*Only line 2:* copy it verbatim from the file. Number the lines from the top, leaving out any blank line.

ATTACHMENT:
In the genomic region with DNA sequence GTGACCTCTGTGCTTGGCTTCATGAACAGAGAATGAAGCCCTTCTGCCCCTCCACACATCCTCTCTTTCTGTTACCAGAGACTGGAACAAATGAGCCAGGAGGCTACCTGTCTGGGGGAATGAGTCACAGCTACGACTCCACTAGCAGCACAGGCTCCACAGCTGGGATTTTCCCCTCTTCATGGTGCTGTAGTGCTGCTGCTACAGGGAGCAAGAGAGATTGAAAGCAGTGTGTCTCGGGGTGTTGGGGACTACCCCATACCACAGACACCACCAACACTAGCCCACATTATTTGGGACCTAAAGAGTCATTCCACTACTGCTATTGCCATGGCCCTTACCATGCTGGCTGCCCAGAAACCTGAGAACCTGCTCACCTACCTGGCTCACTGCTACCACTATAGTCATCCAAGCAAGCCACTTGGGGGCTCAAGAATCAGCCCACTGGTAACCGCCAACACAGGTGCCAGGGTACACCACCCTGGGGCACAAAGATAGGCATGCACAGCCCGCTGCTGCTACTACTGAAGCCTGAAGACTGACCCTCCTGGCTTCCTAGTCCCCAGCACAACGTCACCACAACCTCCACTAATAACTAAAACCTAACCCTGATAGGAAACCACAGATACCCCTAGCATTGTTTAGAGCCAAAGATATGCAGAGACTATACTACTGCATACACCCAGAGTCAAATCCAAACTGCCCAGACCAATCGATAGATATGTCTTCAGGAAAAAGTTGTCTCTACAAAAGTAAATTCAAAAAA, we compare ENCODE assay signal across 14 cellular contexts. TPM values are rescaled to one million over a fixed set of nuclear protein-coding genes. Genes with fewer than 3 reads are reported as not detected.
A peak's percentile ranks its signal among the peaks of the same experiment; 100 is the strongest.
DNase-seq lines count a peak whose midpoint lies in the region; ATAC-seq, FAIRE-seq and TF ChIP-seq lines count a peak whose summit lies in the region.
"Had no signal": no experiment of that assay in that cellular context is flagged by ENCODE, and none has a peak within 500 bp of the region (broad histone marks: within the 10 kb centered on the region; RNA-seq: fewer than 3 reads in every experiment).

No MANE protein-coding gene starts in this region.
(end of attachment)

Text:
A peak's percentile ranks its signal among the peaks of the same experiment; 100 is the strongest.